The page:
11. Engineered Cells
As is mentioned above, in some cases it will not be necessary to determine the level of expression of multiple genes in an IC following incubation of the IC with a body fluid. An alternative method that can be used in some instances is to examine the effect of the body fluid on one gene or other responsive molecule in a genetically engineered cell. For example, if the body fluid is obtained from a patient being monitored, diagnosed, or treated for a particular hormone-dependent cancer, e.g., a cancer of the female reproductive system that results in the over-production of a peptide fertility hormone, such as follicle stimulating hormone (FSH), which would be present in the urine of the patient in increased concentrations if the patient were suffering from one of these cancers, the IC could be a human cell, of any type, e.g., a fibroblast, engineered to bear on its surface the receptor for FSH. Preferably, the gene encoding the responsive molecule is part of a reporter construct, including a reporter gene such as the lacZ gene encoding the reporter protein beta-galactosidase.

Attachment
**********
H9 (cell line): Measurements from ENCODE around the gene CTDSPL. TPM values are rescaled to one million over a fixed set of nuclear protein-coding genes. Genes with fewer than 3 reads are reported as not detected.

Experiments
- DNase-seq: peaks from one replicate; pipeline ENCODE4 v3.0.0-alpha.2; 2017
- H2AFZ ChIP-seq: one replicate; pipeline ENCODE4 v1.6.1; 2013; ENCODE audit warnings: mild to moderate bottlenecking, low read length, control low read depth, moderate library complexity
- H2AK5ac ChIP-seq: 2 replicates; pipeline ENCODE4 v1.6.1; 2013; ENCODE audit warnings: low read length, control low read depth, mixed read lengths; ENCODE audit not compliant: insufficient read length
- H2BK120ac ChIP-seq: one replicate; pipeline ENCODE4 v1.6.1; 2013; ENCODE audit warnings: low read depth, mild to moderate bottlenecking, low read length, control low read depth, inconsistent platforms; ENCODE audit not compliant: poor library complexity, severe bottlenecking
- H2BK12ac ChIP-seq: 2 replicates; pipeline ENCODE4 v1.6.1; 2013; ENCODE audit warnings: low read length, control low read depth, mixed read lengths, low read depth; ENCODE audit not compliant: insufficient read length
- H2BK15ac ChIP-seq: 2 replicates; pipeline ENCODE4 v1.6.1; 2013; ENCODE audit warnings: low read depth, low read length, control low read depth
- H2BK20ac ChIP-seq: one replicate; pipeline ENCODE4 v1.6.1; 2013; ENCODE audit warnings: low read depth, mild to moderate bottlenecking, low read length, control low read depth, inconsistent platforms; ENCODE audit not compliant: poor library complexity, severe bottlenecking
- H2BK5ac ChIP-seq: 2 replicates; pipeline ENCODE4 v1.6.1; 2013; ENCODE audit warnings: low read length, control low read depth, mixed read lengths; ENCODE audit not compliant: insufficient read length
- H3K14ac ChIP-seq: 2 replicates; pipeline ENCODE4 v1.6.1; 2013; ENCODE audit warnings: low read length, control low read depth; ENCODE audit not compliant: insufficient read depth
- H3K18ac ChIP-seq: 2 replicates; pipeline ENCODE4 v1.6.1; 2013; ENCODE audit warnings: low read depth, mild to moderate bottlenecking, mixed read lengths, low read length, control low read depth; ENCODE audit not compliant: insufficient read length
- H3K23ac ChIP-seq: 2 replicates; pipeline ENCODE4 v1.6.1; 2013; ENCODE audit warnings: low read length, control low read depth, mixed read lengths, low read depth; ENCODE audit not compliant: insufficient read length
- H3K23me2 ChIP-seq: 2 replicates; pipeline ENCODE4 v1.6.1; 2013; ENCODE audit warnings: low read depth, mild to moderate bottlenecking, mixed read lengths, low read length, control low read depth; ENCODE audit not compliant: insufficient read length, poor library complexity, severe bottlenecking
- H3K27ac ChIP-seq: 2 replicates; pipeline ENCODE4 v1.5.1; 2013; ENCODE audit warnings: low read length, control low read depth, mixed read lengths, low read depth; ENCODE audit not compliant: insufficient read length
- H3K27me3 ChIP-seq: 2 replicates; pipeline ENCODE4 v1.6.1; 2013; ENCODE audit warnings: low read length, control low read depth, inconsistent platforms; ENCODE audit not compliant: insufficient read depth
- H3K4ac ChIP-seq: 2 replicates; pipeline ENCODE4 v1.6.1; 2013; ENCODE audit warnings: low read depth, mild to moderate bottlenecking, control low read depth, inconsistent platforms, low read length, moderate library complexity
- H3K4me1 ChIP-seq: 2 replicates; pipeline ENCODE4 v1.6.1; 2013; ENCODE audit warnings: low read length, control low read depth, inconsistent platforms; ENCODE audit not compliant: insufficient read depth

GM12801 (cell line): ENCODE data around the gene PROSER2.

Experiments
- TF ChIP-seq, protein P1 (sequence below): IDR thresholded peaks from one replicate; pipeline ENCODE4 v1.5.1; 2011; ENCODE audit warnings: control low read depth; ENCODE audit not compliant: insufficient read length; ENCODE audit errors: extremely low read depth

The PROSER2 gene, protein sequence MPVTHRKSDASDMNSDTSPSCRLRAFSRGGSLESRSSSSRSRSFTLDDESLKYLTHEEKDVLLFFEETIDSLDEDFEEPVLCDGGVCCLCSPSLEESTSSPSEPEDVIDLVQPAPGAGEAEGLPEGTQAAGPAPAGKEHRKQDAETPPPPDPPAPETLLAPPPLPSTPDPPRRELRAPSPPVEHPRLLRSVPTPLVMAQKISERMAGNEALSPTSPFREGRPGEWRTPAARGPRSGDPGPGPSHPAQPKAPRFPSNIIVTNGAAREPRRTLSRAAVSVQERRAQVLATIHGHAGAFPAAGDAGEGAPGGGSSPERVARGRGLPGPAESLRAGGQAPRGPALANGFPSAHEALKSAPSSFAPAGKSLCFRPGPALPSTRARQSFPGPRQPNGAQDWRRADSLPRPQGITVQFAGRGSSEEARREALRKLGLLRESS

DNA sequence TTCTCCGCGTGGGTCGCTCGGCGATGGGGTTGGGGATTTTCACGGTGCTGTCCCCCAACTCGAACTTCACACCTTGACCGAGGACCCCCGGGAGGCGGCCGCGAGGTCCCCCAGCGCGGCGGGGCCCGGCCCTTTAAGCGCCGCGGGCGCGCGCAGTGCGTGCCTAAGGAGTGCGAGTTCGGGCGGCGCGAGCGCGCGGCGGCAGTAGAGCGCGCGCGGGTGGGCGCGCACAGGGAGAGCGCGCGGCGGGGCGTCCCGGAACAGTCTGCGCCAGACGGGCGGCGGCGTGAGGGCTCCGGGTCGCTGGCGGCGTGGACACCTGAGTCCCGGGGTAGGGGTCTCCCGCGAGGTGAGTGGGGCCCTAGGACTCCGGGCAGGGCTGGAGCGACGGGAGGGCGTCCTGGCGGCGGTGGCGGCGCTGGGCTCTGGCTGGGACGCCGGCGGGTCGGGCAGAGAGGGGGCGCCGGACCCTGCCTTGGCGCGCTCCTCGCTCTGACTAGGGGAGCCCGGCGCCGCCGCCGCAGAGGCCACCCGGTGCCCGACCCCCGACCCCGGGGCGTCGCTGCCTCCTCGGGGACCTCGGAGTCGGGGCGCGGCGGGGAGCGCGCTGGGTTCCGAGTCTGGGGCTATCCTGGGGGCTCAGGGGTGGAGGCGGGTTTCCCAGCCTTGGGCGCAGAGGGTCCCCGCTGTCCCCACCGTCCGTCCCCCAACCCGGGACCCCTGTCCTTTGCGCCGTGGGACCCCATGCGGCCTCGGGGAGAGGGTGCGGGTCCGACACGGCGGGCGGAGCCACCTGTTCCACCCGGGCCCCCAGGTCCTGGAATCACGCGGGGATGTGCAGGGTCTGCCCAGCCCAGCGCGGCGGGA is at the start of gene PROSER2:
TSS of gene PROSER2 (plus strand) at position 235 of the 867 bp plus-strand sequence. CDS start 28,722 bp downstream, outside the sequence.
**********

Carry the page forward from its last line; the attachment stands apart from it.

One common method of generating cells that contain the gene reporter constructs mentioned above, or that express the required cell-surface receptor, is by making use of viral vectors, for example, retroviral vectors (see Miller et al., 1993, Meth. Enzymol. 217:581-599; Boesen et al., Biotherapy 6:291-302, 1994; Clowes et al., J. Clin. Invest. 93:644-651, 1994; Kiem et al., Blood 83:1467-1473, 1994; Salmons and Gunzberg, Human Gene Therapy 4:129-141, 1993; and Grossman and Wilson, Curr. Opin. in Genetics and Devel. 3:110-114, 1993), adenovirus vectors (Kozarsky and Wilson, Current Opinion in Genetics and Development 3:499-503, 1993; Rosenfeld et al., Science 252:431-434, 1991; Rosenfeld et al., Cell 68:143-155, 1992; and Mastrangeli et al., J. Clin. Invest. 91:225-234, 1993), adenovirus-associated vectors (AAV; see, for example, Walsh et al., Proc. Soc. Exp. Biol. Med. 204:289-300, 1993), herpes virus vectors, or pox virus vectors. Stable incorporation of the genetic element will provide for an engineered cell that will stably contain or express the genetic information necessary for that cell to act as an IC of the invention. One can also use non-viral methods to introduce genetic information into a preferred cell type. These methods include transformation using naked DNA (typically in plasmid form) delivered via liposomes, receptor-mediated delivery, calcium phosphate transfection, lipofection, electroporation, particle bombardment (gene gun), microinjection, cell fusion, chromosome-mediated gene transfer, microcell-mediated gene transfer, spheroplast fusion, or pressure-mediated gene delivery. Numerous techniques are known in the art for the introduction of foreign genes into cells (see e.g., Loeffler and Behr, 1993, Meth. Enzymol. 217:599-618; Cohen et al., 1993, Meth. Enzymol. 217:618-644; Cline, 1985, Pharmac. Ther. 29:69-92) and may be used in accordance with the present invention, in a manner such that the necessary developmental and physiological functions of the recipient cells are not disrupted. Usually, the method of transfer includes the transfer of a selectable marker to the cells. The cells are then placed under selection to isolate those cells that have taken up and are expressing the transferred gene. The technique is carried out by known methods that ensure that there is stable transfer of the genetic information to the cell, so that the gene is expressible by the cell and preferably heritable and expressible by its cell progeny.